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Long-Term Care Ombudsman Program

April 2015 Volunteer Month v5 photo of Joy and Robert AJoy Page, a resident of Poet’s Seat Health Care Center in Greenfield, values her conversations with Ombudsman Robert. “I look for him, week after week. It’s delightful when I do see him – like an old friend.” Click here to read their story.

What is a Long-Term Care Ombudsman?

An Ombudsman is a person who visits nursing home and rest home residents with the goal of enhancing the quality of their care and the quality of their lives.

Residents may talk to ombudsmen about:

  • Loneliness and boredom
  • Rights and responsibilities as a resident
  • Loss of personal items
  • Conflicts with staff
  • Facility policies, and more

Ombudsmen help to educate long-term care residents about their rights, seeking to empower residents to become more active in resolving their concerns. Ombudsman volunteers help to reduce the isolation and loneliness experienced by many residents who have no family or friends involved in their lives.

Who does the Long-Term Care Ombudsman program serve?

Long-Term Care Ombudsmen work with nursing home or rest home residents, as well as with their families and friends on behalf of the resident. Services and all conversations with ombudsmen are confidential. Ombudsmen are trained in areas like nursing facility regulations, negotiating and more. They are assigned to specific nursing homes and visit each site weekly. Services are provided free of charge to residents and their families and friends.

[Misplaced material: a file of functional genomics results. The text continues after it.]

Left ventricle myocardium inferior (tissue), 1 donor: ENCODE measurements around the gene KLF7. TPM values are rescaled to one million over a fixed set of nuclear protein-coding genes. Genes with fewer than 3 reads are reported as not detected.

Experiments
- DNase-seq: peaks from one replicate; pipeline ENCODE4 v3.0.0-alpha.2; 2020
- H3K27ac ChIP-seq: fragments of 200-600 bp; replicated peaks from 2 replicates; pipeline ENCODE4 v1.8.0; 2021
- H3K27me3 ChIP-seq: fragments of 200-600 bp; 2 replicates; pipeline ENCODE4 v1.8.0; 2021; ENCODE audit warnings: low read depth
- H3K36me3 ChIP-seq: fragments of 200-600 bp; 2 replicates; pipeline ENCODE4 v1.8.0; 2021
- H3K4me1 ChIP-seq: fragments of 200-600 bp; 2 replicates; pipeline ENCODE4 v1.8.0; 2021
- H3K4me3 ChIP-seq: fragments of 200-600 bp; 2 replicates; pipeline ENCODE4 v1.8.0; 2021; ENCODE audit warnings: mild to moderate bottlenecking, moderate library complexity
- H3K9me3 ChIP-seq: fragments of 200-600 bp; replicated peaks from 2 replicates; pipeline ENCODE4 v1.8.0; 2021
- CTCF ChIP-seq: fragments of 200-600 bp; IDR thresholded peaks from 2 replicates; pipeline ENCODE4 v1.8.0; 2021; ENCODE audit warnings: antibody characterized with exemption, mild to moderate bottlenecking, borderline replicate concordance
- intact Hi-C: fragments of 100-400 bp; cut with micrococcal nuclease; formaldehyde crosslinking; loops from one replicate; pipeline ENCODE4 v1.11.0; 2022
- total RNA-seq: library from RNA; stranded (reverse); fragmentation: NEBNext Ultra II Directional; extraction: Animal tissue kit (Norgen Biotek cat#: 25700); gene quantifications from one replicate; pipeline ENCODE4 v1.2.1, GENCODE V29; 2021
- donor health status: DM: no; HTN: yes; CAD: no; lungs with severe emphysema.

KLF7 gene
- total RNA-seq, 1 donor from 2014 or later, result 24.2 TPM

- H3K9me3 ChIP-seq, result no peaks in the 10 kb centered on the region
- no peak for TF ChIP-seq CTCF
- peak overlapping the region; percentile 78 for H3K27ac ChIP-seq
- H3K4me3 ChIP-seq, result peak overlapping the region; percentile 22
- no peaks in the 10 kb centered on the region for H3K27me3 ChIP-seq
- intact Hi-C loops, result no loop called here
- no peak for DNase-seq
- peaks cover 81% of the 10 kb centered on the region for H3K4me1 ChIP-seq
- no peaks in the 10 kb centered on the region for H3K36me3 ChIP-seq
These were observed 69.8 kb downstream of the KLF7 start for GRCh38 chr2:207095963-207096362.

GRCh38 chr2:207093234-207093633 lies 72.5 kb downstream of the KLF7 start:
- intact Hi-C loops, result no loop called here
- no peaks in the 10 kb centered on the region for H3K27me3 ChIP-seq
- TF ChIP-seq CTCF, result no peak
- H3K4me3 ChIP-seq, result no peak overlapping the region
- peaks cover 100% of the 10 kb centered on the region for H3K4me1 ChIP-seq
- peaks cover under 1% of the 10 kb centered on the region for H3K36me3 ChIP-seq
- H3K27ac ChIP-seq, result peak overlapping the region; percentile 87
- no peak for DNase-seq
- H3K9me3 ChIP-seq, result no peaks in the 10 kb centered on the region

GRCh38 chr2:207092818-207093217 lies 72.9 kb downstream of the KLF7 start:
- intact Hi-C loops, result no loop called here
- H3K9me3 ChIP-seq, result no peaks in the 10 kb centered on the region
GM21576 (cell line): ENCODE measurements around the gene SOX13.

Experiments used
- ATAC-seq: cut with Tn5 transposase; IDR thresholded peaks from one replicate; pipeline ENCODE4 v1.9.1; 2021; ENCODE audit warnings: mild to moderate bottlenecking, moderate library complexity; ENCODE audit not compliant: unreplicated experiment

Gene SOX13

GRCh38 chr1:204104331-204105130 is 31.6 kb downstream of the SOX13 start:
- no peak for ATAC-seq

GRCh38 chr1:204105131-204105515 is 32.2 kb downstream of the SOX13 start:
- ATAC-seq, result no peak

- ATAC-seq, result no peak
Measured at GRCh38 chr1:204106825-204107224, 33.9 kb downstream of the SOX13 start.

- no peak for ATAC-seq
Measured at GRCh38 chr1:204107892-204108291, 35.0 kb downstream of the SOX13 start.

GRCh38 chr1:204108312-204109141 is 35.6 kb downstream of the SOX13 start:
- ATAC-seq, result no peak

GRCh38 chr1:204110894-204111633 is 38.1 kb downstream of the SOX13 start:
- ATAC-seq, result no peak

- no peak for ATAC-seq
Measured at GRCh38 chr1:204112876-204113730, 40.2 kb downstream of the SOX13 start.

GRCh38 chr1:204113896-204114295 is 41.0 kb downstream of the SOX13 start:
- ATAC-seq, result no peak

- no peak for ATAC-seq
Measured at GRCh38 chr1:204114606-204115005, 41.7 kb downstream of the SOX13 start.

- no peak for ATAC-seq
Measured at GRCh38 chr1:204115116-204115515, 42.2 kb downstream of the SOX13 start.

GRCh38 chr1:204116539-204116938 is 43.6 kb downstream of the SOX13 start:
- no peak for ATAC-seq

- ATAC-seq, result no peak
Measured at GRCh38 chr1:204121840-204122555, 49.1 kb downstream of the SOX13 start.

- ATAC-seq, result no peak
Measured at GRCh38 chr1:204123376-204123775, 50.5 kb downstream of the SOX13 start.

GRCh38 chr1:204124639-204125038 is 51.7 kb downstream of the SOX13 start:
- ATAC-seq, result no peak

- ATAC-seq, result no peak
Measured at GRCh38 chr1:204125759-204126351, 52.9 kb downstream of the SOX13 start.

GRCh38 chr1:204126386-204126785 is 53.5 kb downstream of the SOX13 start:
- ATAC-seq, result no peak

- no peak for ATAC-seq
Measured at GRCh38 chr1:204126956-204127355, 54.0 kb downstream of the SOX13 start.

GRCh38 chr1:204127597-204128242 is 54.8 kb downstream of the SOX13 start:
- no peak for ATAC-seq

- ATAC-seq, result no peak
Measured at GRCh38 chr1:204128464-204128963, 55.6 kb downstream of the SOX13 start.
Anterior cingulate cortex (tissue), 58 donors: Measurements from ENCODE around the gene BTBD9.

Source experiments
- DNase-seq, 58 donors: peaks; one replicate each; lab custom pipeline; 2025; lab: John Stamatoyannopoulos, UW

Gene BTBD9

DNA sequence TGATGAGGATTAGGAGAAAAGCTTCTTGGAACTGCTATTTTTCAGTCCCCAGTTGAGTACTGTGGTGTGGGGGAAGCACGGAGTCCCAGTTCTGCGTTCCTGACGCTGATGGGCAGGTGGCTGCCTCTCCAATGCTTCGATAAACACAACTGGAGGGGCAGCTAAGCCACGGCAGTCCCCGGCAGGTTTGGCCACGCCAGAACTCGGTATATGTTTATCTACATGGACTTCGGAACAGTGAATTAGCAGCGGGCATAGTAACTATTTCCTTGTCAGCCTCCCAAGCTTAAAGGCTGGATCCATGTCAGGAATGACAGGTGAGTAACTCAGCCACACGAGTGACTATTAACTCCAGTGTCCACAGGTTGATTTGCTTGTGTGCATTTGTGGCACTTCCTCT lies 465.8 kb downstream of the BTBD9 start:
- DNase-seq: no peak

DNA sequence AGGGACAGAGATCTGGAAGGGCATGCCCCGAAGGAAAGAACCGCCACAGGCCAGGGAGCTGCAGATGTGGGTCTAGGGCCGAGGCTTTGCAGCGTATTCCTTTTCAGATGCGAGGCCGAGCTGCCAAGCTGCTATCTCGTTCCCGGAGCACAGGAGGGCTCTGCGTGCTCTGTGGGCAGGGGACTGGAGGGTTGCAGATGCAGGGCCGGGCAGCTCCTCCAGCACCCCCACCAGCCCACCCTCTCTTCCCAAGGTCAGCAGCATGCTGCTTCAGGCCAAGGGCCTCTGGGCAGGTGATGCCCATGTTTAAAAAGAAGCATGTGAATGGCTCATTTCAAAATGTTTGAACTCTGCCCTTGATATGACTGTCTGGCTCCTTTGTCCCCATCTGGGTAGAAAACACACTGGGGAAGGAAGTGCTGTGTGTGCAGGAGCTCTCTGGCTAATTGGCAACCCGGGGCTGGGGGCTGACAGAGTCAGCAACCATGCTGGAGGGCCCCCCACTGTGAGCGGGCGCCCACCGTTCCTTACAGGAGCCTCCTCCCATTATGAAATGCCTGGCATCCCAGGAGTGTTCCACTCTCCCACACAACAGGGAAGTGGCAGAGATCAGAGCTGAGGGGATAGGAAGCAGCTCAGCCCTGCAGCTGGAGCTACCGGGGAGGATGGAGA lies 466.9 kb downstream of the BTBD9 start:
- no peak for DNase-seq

If you have questions about the quality of care or quality of life of an individual living in a long-term care facility outside of the Franklin County/North Quabbin area, the local program director can you provide with contact information for the Ombudsman program serving that area.

Please contact us to learn more.

Click here to read about Long-Term Care Residents Rights.

Download the brochure (314 KB PDF)

How can I become a Long-Term Care Ombudsman?

Volunteers are always needed! Individuals who are interested in becoming an Ombudsman volunteer should have a friendly disposition, active listening skills, collaborative problem solving skills, and a strong appreciation for elders and people with disabilities. If you would like to learn more about becoming a trained Long-Term Care Ombudsperson, contact Trevor Boeding at 413-773-5555 x2241 or 978-544-2259 x2241 or by This email address is being protected from spambots. You need JavaScript enabled to view it..

You may also begin the application process now by filling out the following forms and returning them by This email address is being protected from spambots. You need JavaScript enabled to view it., fax (413-772-1084, Attn.: Trevor Boeding), or mail:
Trevor Boeding
Long-Term Care Ombudsman Program
LifePath
101 Munson St., Suite 201
Greenfield, MA 01301

All applicants must submit a copy of their driver's license or other government issued photographic identification for the CORI.

CORI form (87 KB PDF)

Ombudsman Volunteer Application (290 KB PDF)

Learn about other volunteering opportunities at LifePath.

Additional Long-Term Care Resources

The Executive Office of Elder Affairs: Long-Term Care Ombudsman website offers the following resources on:

Choosing a Long-Term Care Facility

A Consumer's Guide to Nursing and Rest Homes (PDF). (Contact us to request a hard copy.)

Medicare.gov Nursing Home Compare

Mass Senior Care

Visit maseniorcare.org for further information about the continuum of long-term care services and facilities available in Massachusetts. Massachusetts Senior Care Association’s website contains the latest healthcare information affecting older adults and people with disabilities. The website also features up-to-date, comprehensive information on the types of long term services available, payment options and detailed listings of Massachusetts facilities.

Assessing Long-Term Care Facilities

Additional Resources